5 Important Steps to Landing that First UX Job

I have a lot of people ask me how I got my UX job. I can’t fully answer that in a way that will help you get one, but I can tell you what I did that helped me.

I am currently leading the UX efforts at a medium sized credit union in the Austin area. I graduated college in 2018 with a BA in Multimedia and Information Technology and a minor in art (think website design, graphic design, and ceramics). I decided very late in my senior year that I wanted to do UX after graduation. I graduated college and started reaching out to recruiters that were friends of friends to help me write my resume and give me ideas on where to start. All of them, I repeat all of them, said “you need more experience.” So I signed up for a bootcamp, the one I chose was not well known but it was held through the University of Texas and living in Austin, I thought that might give a leg in when applying for jobs in the area. Graduated bootcamp after 6 months and dove straight into applying. Here is what I learned.

1. Portfolio is key!

I graduated bootcamp with a partially complete portfolio, I threw together some case studies in the months following and started applying. After a month or two of absolute zero response, I decided it needed a revamp. I consulted with friends I knew in the industry, I signed up for portfolio bootcamp packages (Sarah Doody’s was the best I found), I even started looking at it from a UX perspective. The greatest advice I got was treat it like a UX project. I am going to write another article about this in more detail but the basic principles are: research your recruiters, tell a story but keep it simple, make sure there is variety, and be sure to call attention to what makes you unique.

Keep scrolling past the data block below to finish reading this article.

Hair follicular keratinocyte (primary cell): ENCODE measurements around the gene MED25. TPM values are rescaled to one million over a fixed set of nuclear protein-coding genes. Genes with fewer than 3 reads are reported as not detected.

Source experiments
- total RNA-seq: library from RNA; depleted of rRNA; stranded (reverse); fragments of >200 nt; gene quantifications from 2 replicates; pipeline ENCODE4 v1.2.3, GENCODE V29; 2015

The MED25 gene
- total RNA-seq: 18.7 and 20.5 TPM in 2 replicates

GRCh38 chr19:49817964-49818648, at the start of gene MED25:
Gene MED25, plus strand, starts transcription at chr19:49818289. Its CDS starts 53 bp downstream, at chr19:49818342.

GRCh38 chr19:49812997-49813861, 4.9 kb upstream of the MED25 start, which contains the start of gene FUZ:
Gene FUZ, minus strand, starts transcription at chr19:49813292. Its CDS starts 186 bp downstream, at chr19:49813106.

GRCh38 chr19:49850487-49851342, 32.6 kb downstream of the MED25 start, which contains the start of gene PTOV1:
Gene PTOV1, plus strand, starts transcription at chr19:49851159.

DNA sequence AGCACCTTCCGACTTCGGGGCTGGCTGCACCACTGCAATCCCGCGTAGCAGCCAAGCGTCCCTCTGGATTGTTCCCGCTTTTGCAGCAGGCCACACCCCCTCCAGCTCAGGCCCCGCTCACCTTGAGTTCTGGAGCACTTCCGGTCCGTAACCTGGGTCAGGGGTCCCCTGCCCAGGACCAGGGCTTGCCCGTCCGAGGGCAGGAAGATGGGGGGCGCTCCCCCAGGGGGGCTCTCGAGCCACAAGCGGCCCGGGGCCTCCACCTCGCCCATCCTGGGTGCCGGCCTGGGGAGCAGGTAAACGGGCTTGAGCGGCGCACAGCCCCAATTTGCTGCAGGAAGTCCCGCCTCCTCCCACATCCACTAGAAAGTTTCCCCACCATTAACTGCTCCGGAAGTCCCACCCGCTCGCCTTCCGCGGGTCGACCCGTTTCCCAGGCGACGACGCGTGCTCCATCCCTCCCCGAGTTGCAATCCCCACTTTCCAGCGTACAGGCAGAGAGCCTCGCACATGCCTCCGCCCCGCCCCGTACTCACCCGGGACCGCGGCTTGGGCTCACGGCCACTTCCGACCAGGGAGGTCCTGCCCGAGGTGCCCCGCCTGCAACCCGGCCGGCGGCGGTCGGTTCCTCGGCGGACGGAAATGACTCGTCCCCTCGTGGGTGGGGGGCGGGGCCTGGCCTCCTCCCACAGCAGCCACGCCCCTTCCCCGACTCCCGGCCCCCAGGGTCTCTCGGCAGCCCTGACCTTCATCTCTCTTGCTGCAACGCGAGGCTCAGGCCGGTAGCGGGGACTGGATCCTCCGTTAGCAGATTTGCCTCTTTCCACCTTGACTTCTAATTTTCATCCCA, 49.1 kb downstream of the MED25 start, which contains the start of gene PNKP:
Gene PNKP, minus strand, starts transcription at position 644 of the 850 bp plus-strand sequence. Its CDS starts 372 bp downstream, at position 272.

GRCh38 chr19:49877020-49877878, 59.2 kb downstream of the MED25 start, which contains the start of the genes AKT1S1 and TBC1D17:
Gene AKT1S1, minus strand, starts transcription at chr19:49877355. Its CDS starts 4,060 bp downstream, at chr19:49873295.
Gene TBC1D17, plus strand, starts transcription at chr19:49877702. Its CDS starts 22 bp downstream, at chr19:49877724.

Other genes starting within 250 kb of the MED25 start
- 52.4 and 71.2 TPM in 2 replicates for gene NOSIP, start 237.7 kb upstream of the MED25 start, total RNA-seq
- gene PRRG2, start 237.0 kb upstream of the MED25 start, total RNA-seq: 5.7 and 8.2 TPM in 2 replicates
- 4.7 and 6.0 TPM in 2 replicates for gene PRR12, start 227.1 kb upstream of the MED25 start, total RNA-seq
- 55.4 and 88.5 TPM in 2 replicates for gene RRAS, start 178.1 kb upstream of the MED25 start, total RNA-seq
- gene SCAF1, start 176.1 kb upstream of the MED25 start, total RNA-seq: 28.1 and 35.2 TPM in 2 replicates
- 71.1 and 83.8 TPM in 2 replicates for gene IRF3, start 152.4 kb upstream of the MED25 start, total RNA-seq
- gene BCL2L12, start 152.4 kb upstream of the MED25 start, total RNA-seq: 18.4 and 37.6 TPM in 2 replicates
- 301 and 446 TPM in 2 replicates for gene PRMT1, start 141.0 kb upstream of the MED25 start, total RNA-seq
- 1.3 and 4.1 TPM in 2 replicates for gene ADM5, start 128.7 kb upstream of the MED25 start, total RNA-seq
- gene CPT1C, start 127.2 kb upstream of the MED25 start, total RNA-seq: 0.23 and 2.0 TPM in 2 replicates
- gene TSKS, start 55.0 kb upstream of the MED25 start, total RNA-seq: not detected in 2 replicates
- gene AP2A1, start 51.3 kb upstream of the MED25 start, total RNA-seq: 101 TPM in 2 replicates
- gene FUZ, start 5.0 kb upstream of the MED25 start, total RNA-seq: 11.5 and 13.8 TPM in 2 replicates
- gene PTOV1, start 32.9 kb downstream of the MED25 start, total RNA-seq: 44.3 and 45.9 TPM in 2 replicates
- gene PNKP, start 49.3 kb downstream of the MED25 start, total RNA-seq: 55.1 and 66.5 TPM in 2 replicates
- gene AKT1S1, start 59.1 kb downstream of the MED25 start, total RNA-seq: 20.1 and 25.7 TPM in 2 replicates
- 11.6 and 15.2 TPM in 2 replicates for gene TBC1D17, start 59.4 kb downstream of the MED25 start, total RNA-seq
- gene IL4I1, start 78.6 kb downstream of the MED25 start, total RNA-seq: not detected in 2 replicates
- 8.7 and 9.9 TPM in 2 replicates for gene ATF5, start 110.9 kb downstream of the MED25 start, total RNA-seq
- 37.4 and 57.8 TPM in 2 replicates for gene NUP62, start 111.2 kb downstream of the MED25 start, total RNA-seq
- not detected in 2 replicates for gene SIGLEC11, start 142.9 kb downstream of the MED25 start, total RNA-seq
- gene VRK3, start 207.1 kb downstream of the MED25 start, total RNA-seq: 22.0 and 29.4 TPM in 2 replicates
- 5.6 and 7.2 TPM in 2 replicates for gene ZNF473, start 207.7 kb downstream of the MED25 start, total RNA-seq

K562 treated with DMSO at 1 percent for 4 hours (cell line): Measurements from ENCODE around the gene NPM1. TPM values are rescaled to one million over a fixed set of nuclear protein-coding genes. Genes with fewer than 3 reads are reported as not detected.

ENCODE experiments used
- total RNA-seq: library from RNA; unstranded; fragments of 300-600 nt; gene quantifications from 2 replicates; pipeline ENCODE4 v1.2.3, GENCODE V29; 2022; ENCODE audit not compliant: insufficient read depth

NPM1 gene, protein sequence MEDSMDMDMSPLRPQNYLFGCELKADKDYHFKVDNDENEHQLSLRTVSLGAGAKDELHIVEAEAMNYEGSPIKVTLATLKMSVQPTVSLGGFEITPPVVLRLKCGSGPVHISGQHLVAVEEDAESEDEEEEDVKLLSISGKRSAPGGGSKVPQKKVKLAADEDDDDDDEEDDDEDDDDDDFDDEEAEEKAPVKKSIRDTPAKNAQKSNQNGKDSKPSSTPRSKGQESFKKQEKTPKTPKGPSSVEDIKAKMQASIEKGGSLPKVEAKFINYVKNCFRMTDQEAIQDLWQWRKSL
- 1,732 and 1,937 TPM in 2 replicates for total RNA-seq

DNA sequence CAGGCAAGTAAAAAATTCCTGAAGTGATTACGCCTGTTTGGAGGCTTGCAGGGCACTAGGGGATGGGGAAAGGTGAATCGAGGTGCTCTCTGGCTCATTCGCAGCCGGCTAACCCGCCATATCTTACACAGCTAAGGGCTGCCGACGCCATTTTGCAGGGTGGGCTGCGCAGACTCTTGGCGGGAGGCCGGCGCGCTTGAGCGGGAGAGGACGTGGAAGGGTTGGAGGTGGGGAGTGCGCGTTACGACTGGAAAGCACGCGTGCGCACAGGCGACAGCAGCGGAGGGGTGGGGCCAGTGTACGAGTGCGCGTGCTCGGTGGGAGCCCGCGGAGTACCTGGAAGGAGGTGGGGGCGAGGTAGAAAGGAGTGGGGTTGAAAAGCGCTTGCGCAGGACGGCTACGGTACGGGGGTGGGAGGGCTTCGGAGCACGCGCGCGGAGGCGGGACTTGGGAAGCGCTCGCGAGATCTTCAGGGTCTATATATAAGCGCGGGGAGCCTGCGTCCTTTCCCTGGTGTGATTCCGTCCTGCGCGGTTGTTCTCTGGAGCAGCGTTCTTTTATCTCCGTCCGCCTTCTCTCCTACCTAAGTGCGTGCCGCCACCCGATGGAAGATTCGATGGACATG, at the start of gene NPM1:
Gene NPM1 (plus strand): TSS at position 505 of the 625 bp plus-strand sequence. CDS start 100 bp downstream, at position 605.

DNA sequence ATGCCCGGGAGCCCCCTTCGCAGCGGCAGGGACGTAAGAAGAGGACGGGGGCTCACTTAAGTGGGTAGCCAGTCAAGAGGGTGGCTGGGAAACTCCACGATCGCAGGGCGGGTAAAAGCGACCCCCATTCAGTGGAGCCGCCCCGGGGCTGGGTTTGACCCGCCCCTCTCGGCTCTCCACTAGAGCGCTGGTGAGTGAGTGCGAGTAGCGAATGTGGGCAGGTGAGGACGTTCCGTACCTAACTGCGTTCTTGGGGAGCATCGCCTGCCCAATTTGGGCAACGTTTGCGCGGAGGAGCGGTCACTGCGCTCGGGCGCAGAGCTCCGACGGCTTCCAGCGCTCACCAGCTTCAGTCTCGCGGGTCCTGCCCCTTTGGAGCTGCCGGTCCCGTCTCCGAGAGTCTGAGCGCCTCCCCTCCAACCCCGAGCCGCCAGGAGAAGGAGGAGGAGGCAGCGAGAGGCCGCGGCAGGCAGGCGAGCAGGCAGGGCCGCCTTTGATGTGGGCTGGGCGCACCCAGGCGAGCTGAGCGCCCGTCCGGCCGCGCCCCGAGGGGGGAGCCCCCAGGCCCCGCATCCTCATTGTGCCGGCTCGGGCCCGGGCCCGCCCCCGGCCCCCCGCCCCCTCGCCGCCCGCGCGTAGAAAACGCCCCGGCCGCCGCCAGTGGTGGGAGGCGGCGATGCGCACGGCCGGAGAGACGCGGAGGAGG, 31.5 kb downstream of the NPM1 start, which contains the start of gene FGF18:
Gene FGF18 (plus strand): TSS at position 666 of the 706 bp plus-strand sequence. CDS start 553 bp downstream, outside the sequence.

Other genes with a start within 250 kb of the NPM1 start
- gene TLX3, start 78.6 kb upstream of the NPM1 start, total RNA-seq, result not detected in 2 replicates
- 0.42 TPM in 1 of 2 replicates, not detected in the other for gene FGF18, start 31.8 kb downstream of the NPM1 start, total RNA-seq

2. Reframe the work

This was highly useful for me. Coming right out of bootcamp with little to none actual UX experience was hard. My resume looked empty and unrelated. By reframing how I worded things on my LinkedIn (yes you also need to have a good LinkedIn) and my resume I was able to show people that all my work related well to job skills. It’s all about how you view things. I worked at a daycare for a couple summers and was able to word that so that it came across as necessary skills to have. Good communication skills from having to explain things to children, empathy for users as I got them to use really anything the right way, flexibility from dealing with the ever changing atmosphere that is daycare. It is all about how you look at it, and how you can get other people to view it.

3. Network, Network, Network

This one is a little more of a roundabout way to get a job. None of my efforts at networking led me to my current position, however I am positive that it led me to where I am today. Networking is easy too, once you find a way that works for you. I tried everything too, so let me tell you there is always a way. Of course there is the obvious ways of going to meetups and job events, but I am the sort of person who hates going out so while doing those things occasionally, I mainly started with social media. I followed industry leaders, UX groups, and job boards across a variety of platforms. I shared funny industry articles, work I wanted feedback on, and industry questions I wanted answered. I then signed up for SXSW. Fun Fact: conferences give you free access if you volunteer. At SXSW I met people I now consider friends and mentors, who helped give me industry advice as well. It also introduced me to areas that I followed that became passions of mine. I started reading industry books and realized that I could spread my network even further if I started blogging. Feeling insecure about trying to write real UX articles, I stuck to sharing my notes and thoughts from the conferences I attended, as well as book reviews that I had been reading. Anything to get my reach a little further. I got two job offers out of this so I consider this an important step. One of them was a side project which I did end up taking and helped give me more to put into my portfolio, and one I turned down to take my current position.